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Nacionalne novice

Na tej strani boste našli novice o izvajanju Splošne uredbe o varstvu podatkov v nacionalnih nadzornih organih. Sporočila za javnost, ki so zbrana tukaj, niso uradno obvestilo ali potrditev EOVP. Objavljena so izključno v informativne namene in so predstavljena, kot so bila objavljena na spletni strani nadzornega organa ali prek drugih komunikacijskih kanalov. Zato so te novice na voljo samo v angleščini ali s kratkim uvodom v uradnem jeziku države članice. Vsa vprašanja v zvezi z novicami je treba nasloviti na zadevni nadzorni organ. Seznam vseh nadzornih organov je na voljo tukaj.

2019

24 April 2019
Two cases concerning Svea Ekonomi, a financial credit company, have been processed at the Office of the Data Protection Ombudsman. As a result, the Data Protection Ombudsman has ordered the company to correct its practices in the processing of personal data related to the assessment of creditworthiness, the right of inspect one’s own personal data and notification practices.

One of the cases concerning Svea Ekonomi has been processed at the Office of the Data Protection Ombudsman as a complaint made by a single data subject. It concerned the personal data used to assess creditworthiness and the data subject's right to inspect data concerning them. Furthermore, the Office of the Data Protection Ombudsman began to process the matter concerning the company's notification practices upon its own initiative.

 

In its decision, the Data Protection Ombudsman stated that the use of a categorical upper age limit in assessing creditworthiness is not acceptable under the definition of credit information set out in the Credit Information Act. The mere age of the credit applicant does not describe their solvency, willingness to pay or ability to deal with their commitments. Based on the account submitted by the company, the credit applicant's financial position has not been taken into consideration at all in the automatic processing of the credit application.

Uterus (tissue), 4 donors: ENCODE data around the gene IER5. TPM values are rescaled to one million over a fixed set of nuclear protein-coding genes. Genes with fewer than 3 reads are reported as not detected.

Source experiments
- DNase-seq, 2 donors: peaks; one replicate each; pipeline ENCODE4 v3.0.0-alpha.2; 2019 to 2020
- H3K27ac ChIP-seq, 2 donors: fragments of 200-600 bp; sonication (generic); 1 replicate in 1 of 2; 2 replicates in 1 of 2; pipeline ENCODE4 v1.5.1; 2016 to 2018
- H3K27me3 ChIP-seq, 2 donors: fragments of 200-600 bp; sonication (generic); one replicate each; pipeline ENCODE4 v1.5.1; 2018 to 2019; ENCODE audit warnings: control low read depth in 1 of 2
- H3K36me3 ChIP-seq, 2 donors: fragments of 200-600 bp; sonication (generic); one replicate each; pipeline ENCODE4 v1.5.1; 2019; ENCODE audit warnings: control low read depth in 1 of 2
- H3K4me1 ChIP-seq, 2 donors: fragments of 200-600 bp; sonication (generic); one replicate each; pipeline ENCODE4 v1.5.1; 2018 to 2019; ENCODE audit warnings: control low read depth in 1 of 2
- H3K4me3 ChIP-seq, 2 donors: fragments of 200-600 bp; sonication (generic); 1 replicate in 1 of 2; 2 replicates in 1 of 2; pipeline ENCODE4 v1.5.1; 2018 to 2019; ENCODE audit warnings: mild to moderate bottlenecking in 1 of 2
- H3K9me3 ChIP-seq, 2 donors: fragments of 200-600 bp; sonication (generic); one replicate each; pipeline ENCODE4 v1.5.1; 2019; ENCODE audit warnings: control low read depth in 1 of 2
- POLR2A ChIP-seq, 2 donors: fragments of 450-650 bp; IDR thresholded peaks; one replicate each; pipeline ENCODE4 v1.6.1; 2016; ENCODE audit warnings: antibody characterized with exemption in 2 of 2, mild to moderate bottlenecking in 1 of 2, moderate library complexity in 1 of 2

The Data Protection Ombudsman also pointed out that the company's on-line credit decision service should be considered automatic decision-making of the kind referred to in Article 22 of the General Data Protection Regulation, in which the decision is essential in order to conclude or implement an agreement between the company and the credit applicant.

 

In its decision, the Data Protection Ombudsman ordered that Svea Ekonomi to change the processing of personal data related to assessing creditworthiness. The company must also provide the private person having complained about the matter with information on the logic employed in automatic decision-making, its role in making the credit decision as well as its consequences for the credit applicant.

 

The procedure employed by Svea Ekonomi for assessing  creditworthiness was also processed at the National Non-Discrimination and Equality Tribunal, which in its decision 216/2017, dated 21 March 2018, prohibited the company from repeating a procedure that is against the Equality Act and the Non-Discrimination Act.

 

The Office of the Data Protection Ombudsman has also investigated Svea Ekonomi's notification practices related to the automatic decision-making system used to assess creditworthiness. The Data Protection Ombudsman stated that the current notification practices do not sufficiently specify the logic of data processing so that the credit applicant could understand the grounds for the decision and ordered that such notification practices be changed.

 

Based on the Data Protection Ombudsman's decision, Svea Ekonomi must notify by 30 April 2019 how it has changed its processing of personal data. According to the Office of the Data Protection Ombudsman, Svea Ekonomi has not applied for change in the decision, so the decision is legally enforceable.

 

Further information:
Data Protection Ombudsman Reijo Aarnio, tel. +358 40 520 7068, reijo.aarnio(at)om.fi
26 March 2019